Ragged fins are most frequently caused by finrot and/or fungus. These are both diseases directly triggered by poor water quality. If your betta is kept in a community setting, fin-nipping can be a problem. Bettas are best kept alone.
2. Not eating
Bettas will lose their appetite when kept improperly, i.e., in unheated and/or unfiltered water. Otherwise they are easy to feed on a wide variety of foods. They do appreciate variety though, so don't stick to just one type of food, such as pellets. Use live foods and frozen foods liberally to avoid constipation and keep your betta healthy.
3. Unheated and/or unfiltered aquarium
Bettas are tropical fish and can't be kept at room temperature (unless of course you maintain your home at a constant 25 C/77 F. Keep them too cold and they'll get sick.
Breeders often keep them in bowls in heated 'fish rooms'. To keep the water quality good, they will be performing daily water changes, often changing as much as 50-90% of the water each time. Unless you will do the same thing, don't even think about not using a filter. Inexpensive air-powered sponge filters will make life much easier for you and your betta.
4. Kept in a 'betta bowl' or similar tiny aquarium
Bettas can survive in very small tanks for long periods, but realistically they do best in at least somewhat generous quarters. Aim for 18 litres/5 gallons, and you'll find your betta a much happier fish (as well as easier to keep).
1. New set up, goldfish already sick!
Almost certainly down to poor water quality. A biological filter takes about four to six weeks to mature. Because goldfish are greedy fish, it is very easy to overfeed and end up with poor water quality. You'd also be surprised how much space and filtration goldfish need: reckon on 115 litres/30 gallons for a basic goldfish system. Keep them in anything less and you're asking for trouble.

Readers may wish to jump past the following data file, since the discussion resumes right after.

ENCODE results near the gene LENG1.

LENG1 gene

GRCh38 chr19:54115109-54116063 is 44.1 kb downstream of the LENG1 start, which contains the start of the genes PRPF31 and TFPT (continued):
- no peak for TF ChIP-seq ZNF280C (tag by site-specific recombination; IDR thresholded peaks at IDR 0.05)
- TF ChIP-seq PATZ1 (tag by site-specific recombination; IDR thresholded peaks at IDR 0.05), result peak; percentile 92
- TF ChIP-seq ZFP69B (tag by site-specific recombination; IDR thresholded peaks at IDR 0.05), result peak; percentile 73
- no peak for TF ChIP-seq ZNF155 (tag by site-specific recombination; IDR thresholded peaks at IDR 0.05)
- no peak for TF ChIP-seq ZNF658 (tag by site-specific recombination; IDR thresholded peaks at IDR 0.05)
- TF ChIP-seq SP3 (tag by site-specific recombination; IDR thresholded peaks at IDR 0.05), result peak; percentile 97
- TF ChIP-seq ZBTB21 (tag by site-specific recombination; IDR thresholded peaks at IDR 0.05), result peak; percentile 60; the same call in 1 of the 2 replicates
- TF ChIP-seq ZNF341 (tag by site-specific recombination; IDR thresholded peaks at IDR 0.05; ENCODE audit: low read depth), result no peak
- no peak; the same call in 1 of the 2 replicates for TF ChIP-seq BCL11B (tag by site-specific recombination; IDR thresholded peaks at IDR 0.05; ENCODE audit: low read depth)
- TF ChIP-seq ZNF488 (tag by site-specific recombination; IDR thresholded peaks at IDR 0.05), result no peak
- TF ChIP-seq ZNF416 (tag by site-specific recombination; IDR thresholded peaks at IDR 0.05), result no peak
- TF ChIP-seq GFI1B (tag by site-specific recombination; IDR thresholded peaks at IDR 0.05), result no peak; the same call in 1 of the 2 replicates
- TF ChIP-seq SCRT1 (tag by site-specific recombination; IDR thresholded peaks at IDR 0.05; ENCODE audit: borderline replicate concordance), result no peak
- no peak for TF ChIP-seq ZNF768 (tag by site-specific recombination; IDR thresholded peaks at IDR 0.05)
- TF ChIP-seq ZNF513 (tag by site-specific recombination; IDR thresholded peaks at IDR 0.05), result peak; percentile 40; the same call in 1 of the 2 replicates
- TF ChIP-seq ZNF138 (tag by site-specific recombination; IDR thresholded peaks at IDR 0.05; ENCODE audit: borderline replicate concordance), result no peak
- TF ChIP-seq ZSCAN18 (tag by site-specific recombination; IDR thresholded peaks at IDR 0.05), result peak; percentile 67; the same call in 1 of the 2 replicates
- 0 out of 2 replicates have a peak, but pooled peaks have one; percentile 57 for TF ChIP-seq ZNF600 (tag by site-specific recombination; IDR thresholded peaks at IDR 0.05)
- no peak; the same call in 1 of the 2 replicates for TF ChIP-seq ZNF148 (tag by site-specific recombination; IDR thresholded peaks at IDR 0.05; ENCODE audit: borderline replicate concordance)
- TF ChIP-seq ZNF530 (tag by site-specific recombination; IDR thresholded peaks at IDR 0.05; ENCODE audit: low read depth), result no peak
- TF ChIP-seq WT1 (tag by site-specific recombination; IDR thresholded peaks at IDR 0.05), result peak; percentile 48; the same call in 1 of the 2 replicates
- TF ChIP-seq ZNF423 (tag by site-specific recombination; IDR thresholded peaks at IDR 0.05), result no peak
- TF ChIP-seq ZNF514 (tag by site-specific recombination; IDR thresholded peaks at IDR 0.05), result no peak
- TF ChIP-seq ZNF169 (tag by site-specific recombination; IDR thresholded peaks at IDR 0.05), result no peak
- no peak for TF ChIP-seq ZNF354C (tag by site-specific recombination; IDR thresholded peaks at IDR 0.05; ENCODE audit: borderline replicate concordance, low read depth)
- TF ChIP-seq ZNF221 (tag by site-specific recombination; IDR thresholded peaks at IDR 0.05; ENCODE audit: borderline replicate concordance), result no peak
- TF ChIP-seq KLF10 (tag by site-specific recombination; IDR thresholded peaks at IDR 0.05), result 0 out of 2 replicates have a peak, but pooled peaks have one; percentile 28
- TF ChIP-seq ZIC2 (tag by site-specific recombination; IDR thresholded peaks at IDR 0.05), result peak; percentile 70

2. Floating, bloated goldfish
Goldfish are herbivores; they will not do well on an all-flake or all-pellet diet.
1. Laboured breathing, wheezing, mucous from the nose/mouth
Respiratory tract infection; very common when turtles kept improperly, for example too cold or without a UV-B lamp for basking. Needs prompt veterinarian attention as well as a review of diet and housing.
2. Running or swollen eyes
Bacterial infections of the eye; very common when turtles kept improperly, in particular when the diet is lacking in Vitamin A. Needs prompt veterinarian attention as well as a review of diet and environmental conditions.
3. Shells smelly and/or rotting
Shell rot is a common problem when turtles are kept in dirty water; a source of UV-B light is also essential for proper growth of the shell plates. Treat/clean the shell, and then fix the environmental conditions.
4. Starting out, need help
See here. Bear in mind most turtles are large and demanding pets, as well as a potential source of Salmonella infections; turtles are not even close to being good pets for children!
5. Green foods for turtles
Many freshwater turtles are omnivores and eat a substantial amount of plant material in the wild; plants account for 50% of the diet of juvenile red-ear sliders in the wild, and more than 75% of the diet of the adults. Green foods are cheap and easy to use, so there's no reason not to use them.